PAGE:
Sunday, September 04, 2005

Bell's Visible Speech

In 1864 Melville Bell developed a universal system for writing speech sounds called Visible Speech.

Alternative Handwriting and Shorthand Systems.

"Although not intended as a replacement for longhand, this system provides a means of recording human speech sounds, and not just those used to make words, but virtually any speech sound! Alexander Melville Bell, whose more famous son was Alexander Graham Bell of telephone fame, developed Visible Speech in 1864 as a kind of universal alphabet that reduces all vocal sounds into a series of symbols. He was working with the deaf and wanted to illustrate for them how speech sounds are made by using a shorthand system based on anatomical positions within the human vocal tract.

It was the first system for notating the sounds of speech independent of any particular language or dialect. The International Phonetic Alphabet is based on Bell's work."

Further details can be read here. Morris Halle makes these comments about the original vision and eventual fall in to oblivion of Visible Speech.

"The prohibitive cost of casting the type was the reason for the replacement of Bell's alphabet with that of the International Phonetic Association (IPA), where sounds are represented by letters of the Roman alphabet and some diacritics available in most print shops. In fact, the IPA Principles expressly counsel writers against use of diacritics, wherever possible. The replacement of the Bell alphabet by that of the IPA had the unfortunate effect of obscuring and ultimately consigning to oblivion Bell's important discovery that the atoms of language are not the sounds, but the features."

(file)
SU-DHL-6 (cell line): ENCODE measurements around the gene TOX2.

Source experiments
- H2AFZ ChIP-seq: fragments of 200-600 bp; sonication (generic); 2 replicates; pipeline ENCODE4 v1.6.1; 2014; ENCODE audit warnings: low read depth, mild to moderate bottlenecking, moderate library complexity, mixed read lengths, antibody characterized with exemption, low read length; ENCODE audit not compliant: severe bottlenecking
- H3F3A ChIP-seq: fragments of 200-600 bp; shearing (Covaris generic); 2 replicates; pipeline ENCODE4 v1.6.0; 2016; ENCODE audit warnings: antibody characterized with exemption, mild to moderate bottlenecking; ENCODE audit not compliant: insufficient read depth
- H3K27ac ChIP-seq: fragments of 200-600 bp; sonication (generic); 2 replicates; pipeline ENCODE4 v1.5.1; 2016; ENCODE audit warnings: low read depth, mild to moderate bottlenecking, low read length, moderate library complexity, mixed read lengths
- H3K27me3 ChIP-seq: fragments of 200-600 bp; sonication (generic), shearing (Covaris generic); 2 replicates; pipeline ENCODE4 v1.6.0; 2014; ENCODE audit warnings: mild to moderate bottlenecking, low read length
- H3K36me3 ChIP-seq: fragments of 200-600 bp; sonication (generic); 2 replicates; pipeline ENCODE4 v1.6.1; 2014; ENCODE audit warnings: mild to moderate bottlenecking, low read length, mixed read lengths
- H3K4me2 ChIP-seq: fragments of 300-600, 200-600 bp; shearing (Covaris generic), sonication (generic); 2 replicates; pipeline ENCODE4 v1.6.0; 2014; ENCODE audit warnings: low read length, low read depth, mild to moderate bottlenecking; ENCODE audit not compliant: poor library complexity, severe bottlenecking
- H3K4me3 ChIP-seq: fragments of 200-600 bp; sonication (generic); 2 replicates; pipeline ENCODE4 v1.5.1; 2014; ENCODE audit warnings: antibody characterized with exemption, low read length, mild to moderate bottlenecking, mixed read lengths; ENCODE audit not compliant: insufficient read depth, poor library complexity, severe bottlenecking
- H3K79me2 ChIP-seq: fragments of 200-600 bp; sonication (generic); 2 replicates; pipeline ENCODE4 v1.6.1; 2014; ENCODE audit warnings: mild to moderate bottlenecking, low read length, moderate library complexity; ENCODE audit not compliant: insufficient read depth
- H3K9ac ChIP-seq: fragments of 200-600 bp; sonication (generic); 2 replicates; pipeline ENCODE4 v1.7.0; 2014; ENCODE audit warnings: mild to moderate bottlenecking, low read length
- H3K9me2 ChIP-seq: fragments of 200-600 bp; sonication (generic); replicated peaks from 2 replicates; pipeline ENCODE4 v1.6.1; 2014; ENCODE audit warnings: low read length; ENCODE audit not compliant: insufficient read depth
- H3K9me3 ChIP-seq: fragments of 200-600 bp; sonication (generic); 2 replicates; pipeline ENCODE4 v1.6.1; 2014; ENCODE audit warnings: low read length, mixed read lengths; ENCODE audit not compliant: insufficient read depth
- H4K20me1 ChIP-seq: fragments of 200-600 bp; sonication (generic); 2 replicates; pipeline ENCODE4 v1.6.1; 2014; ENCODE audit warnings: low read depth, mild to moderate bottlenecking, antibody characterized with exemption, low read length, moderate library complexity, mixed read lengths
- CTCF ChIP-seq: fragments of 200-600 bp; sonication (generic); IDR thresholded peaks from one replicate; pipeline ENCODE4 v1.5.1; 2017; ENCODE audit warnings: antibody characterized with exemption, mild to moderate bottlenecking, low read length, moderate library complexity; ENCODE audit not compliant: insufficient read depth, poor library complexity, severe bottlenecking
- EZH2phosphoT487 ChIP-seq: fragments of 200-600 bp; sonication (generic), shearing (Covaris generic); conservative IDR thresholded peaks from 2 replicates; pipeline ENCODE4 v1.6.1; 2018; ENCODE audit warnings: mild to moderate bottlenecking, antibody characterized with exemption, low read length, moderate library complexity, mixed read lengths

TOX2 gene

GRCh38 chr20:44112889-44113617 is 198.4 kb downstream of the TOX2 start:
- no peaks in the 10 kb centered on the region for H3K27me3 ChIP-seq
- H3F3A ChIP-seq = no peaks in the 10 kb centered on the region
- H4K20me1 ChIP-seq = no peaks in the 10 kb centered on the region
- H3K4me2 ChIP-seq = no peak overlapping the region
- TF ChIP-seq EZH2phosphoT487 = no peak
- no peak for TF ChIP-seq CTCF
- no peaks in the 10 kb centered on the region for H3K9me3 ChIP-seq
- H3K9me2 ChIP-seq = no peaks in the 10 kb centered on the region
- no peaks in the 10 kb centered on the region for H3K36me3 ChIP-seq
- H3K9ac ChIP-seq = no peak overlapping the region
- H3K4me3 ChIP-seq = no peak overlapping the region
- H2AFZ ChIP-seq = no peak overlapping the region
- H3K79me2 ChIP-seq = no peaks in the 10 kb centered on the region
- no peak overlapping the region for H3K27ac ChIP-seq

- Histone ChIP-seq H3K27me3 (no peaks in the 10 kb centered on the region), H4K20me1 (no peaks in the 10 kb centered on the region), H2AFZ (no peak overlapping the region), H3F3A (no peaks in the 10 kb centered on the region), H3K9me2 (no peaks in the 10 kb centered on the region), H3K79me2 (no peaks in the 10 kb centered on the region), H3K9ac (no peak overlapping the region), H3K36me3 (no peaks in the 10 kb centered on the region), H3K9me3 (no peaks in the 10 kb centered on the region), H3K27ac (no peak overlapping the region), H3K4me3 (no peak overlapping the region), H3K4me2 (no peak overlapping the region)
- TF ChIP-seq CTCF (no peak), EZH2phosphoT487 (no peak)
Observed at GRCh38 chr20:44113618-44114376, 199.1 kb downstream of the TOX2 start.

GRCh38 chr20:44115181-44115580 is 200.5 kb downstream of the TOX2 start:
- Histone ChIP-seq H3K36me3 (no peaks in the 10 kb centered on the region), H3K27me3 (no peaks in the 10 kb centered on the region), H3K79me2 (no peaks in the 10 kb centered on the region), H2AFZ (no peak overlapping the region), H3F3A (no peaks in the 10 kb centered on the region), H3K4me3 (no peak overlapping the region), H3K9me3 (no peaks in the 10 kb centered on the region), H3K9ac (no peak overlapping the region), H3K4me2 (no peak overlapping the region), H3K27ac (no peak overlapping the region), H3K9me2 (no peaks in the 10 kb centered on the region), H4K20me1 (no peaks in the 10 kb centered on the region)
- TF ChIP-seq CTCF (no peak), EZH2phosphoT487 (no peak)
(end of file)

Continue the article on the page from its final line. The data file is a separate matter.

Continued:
Two features of this script attract my attention. It is presented as the first alphabet to represent speech apart from any particular language or dialect. In that sense it is a universal system for writing the sounds of speech. This is in direct contrast to other universal systems which are an attempt to communicate meaning without reference to sound.

See this review of Jill Lepore. A is for American: Letters and Other Characters in the Newly United States. New York: Alfred A. Knopf, 2002, for an interesting discussion on the difference in the work of Gallaudet and Alexander Graham Bell. Gallaudet believed that sign langauge was a universal system for communicating meaning.

The other reason for my interest in Bell's Visible Speech, 1864, is that its physical characteristics, its shapes or glyphs, use the feature of rotation or orientation in four directions. It takes its place in the Utopian family of scripts that I was writing about earlier this year, a direct descendant from More's Utopian alphabet and part of the same family as Cree Syllabics, invented in 1841.

Addendum: In Visible Speech the different orientations indicate the place of articulation of a consonant. This reflects the featural nature of the script. This bears no resemblance to the manner in which syllabics represents speech, where the shape represents the consonant and the orientation represents the vowel. Further links Omniglot, Fonts .

My use of the term 'Utopian' scripts is idiosyncratic and reflects a group of shapes not a type of phonology, which is consistent with my interest in writing systems as concrete shapes or glyphs. The term Utopian also represents a philosophy of universalism and equity.


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